A journalist who has worked at the same newspaper for 40 years has recalled his most memorable moments from the past four decades.
Mike Last, left, has served under five editors, written countless stories, and worked with more than 100 reporters at the Lynn News.
His top stories from that time, many of which made national headlines, have included unsolved murders and a great Royal romance.
Writing in the News this week, Mike said the last 40 years had been a remarkable and memorable experience.
He started on the paper, then known as the Lynn News and Advertiser, on 13 September 1971 and recalls the reporters’ rooms as a cramped and smoky haven with old fashioned type writers.
Said Mike: “On my first day, as a time-honoured initiation ritual, I remember being taken to the Wenns pub in Saturday Market Place at lunchtime by the reporters and having three pints of beer, but I don’t recall much about the rest of the day as I was not used to drink at that time.”
The paper was then part of the East Midlands Allied Press but was sold to Johnston Press in 1996.
Added Mike, who won EMAP’s reporter of the year in 1975: “In my 40 years, I have covered a multitude of stories. But the year that sticks in my memory as one of the most eventful for this area was 1974, and particularly the second half of that year.
“On 9 August, there was a mid-air collision between an RAF Phantom jet and a crop-sprayer over Fordham Fen, near Hilgay, when most of the Lynn News reporting team was on a lunchtime break at the former Woolpack pub on the corner of Tuesday Market Place.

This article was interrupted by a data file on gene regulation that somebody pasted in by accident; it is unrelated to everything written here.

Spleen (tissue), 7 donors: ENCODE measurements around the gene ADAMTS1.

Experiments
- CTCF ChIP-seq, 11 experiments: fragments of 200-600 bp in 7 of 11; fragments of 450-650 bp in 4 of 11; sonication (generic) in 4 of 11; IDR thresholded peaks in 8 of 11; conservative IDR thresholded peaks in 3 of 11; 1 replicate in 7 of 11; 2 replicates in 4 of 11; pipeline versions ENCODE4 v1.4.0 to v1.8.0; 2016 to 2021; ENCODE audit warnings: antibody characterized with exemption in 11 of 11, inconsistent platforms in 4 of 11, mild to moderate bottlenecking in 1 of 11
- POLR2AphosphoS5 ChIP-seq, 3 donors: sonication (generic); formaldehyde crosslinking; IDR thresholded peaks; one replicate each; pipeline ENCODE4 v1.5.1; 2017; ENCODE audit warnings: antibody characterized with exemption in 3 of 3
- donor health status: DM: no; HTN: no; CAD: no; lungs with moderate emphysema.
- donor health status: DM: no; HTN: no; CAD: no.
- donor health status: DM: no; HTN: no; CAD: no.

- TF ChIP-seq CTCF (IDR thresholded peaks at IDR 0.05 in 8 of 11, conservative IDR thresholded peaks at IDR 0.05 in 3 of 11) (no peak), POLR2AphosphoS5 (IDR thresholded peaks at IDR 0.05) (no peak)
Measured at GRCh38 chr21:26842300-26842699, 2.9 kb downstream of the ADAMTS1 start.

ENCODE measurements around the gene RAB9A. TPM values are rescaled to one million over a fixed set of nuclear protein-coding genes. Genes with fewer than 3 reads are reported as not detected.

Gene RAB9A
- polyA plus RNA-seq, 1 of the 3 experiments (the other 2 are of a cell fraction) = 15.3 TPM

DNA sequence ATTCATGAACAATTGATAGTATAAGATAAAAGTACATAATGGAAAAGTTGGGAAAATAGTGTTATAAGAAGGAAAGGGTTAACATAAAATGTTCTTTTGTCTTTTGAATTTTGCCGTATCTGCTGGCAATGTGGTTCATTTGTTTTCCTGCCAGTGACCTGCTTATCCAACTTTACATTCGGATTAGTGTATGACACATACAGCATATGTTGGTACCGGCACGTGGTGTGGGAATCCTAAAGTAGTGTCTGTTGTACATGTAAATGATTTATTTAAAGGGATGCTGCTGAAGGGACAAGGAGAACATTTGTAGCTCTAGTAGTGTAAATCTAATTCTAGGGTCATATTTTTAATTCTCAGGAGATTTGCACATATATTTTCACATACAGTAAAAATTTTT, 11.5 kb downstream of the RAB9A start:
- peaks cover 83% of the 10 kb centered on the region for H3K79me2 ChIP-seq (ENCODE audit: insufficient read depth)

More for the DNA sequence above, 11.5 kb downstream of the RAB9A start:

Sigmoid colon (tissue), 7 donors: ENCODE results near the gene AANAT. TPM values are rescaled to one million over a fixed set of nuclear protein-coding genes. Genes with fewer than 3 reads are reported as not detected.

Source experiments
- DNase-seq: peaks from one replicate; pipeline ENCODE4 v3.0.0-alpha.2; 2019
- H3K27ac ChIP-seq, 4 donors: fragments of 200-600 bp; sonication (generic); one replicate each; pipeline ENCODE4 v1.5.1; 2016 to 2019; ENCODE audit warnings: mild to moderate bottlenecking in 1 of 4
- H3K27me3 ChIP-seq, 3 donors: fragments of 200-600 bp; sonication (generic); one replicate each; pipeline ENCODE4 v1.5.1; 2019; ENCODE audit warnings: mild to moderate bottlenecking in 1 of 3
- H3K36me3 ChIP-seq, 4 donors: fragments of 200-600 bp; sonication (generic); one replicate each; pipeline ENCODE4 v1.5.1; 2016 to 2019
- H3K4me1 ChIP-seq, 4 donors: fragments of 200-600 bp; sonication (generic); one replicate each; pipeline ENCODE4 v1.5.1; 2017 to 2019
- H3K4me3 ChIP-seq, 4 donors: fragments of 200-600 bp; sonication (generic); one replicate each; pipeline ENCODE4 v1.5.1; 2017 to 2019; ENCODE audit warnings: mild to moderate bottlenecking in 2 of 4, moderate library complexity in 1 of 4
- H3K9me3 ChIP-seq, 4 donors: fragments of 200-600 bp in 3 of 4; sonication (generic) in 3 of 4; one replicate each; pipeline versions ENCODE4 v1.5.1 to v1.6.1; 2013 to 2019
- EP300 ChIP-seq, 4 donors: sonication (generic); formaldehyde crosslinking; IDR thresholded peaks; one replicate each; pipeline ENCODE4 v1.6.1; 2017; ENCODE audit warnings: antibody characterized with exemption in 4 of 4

“We took some convincing that it was not a leg-pull by the hapless soul left manning the office to get us back, but when the news sunk in all the reporters available descended on the crash scene to seek eye-witness accounts and we were able to carry an in-depth report in the next issue.
“Then, on August 27, the bound and headless body of a woman, aged between 23 and 35, was found by a farmworker in a lovers’ lane at Cockley Cley, near Swaffham, and a major murder hunt was launched.
“To this day, and despite a recent exhumation of the body by a Norfolk police cold case unit seeking a full DNA profile, the woman’s identity remains a mystery and the murderer has never been found.”
Mike said the biggest headline news he had ever been involved in, from start to finish, was the royal romance between Prince Charles and Sandringham-born Lady Diana Spencer.
He said: “I remember spending many hours staking out locations around the royal estate in the hope of catching a brief glimpse of the couple together and eventually being rewarded with one of the earliest sightings of Diana in her Ford Escort, with its leaping frog emblem on the bonnet, in 1979.”